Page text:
Incorrect attitude is starting to pay off


CHICAGO -- There is a feel of '50s sitcom bliss to dinner time at James Finn Garner's house, one of dozens of narrow houses on a quiet street on Chicago's North Side. Mozart plays softly on the kitchen radio. Six-month-old Liam snoozes in a baby seat next to the dinner table. And Mr. Garner and his wife, Lies, eat shish kebabs and discuss what went wrong with their garden.

To complete this scene of mealtime domesticity, peaches and shortcake, Lies (pronounced lease) Garner's specialty, appear for dessert. But when she pops open the aerosol can of whipped cream and "schluroops" a dollop on her husband's slice, the two erupt in laughter.

"We're still as tight as the paper on the wall," Mr. Garner said, with a clipped chuckle. There is not actually any wallpaper, just paint. Nor is there new furniture, a housekeeper or a nanny. The pair have not gone to Europe or given each other big presents.

But there is much to celebrate in the Garner house these days.

Two years ago, Mr. Garner was still writing bank training manuals by day, doing a comedy act by night and hoping his wife wouldn't notice that he had splurged by spending $1.25 on yet another magazine for the bus ride home.

By this summer Mr. Garner, 35, saw his second humor book, "Once Upon a More Enlightened Time," join his 1994 hit, "Politically Correct Bedtime Stories," on the New York Times best-seller list for hardcover fiction, a feat few writers ever accomplish. The books, both parodies of the arch language of political correctness, trailed along in the wake of the anti-PC wave. But they still made an impact because of their ability to use humor to cut through the brambles of self-righteousness. They have sold more than 3 million copies in 18 languages.

Predictably, Macmillan is mining that mother lode. In August, it released a new book, "Politically Correct Holiday Stories," in which Mr. Garner retells Christmas favorites, giving them titles like " 'Twas the Night Before Solstice," "Frosty the Persun of Snow" and "Rudolph the Nasally Empowered Reindeer." A CD-ROM of Mr. Garner's bedtime stories will be out for Christmas.

While such commercial success might move some families to buy a new car or house, or even a new sofa, the Garners' neighbors have yet to see any major upgrading going on at their tan and brown wood frame house. Except for a new plant stand, the birth of their first child and an uptick in the Garners' anxiety level, nothing much has changed.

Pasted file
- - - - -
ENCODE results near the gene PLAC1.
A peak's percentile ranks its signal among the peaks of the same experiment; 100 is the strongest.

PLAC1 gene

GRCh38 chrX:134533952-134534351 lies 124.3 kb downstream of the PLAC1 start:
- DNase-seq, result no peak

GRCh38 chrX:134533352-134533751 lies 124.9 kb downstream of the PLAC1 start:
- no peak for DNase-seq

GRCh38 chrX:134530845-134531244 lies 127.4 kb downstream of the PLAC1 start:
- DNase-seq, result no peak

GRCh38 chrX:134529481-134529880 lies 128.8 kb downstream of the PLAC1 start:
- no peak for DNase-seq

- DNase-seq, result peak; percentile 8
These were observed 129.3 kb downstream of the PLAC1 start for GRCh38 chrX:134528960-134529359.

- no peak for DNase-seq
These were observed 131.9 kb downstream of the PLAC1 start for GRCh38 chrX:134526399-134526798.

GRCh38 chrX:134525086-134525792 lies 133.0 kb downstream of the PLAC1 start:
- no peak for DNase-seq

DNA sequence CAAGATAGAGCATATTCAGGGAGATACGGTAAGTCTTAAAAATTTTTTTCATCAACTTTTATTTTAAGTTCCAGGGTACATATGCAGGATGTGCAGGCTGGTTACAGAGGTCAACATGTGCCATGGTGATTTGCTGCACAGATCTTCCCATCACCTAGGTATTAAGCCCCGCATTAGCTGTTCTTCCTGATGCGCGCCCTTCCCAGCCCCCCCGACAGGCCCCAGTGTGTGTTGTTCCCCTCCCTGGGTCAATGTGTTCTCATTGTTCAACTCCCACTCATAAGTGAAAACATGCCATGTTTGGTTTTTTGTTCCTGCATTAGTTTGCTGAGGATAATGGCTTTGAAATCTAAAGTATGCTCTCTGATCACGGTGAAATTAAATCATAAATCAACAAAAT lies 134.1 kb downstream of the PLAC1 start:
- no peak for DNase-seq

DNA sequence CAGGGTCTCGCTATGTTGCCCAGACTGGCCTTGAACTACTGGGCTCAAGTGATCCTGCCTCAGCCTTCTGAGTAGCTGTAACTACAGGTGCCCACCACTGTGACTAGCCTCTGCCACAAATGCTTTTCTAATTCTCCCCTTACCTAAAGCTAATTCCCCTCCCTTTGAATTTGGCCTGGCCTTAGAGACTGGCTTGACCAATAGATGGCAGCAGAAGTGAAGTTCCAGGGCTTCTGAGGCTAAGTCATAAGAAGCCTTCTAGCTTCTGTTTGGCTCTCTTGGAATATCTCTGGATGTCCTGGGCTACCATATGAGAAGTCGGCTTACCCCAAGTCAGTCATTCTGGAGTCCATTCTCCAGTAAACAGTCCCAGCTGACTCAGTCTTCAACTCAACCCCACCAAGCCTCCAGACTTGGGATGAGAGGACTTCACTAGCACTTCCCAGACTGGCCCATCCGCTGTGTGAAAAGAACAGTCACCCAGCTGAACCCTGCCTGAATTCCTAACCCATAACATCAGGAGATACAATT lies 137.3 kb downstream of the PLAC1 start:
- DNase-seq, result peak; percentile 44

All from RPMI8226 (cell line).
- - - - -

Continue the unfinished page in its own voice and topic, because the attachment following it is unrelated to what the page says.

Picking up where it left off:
Mr. Garner is now free to buy extra magazines and comic books, which are stacked on the floor of his upstairs office.

Behind Mr. Garner's desk are photographs of his comedy club routine. He and another actor are dressed as German art casualties, reading from "Kafka for Kinder." Another photograph shows him wearing what he called "a nose flute."

While performing in a comedy cabaret, "The Theater of the Bizarre," at the Elbo Room in Chicago, he first came up with the revised bedtime stories, which he read between acts to keep audiences entertained.

Among them was his revision of "Little Red Riding Hood" whose "mother asked her to take a basket of fresh fruit and mineral water to her grandmother's house -- not because this was womyn's work, mind you, but because the deed was generous and helped engender a feeling of community."

"Furthermore," the story goes on, "her grandmother was not sick, but rather was in full physical and mental health and was fully BTC capable of taking care of herself as a mature adult."

The ideas for the stories had come, Mr. Garner said, from an article about an elementary school that had banned Halloween costumes like hobo outfits because they were considered offensive. He had also read about self-appointed critics who called Mother Goose oppressive. "As if Mother Goose is the source of all the domestic violence in this world," he mused.

"I just got tired of all of the ranting and humorlessness," he said. "I decided I'd like to try to take some pressure off that debate. And it's just ripe for parody."

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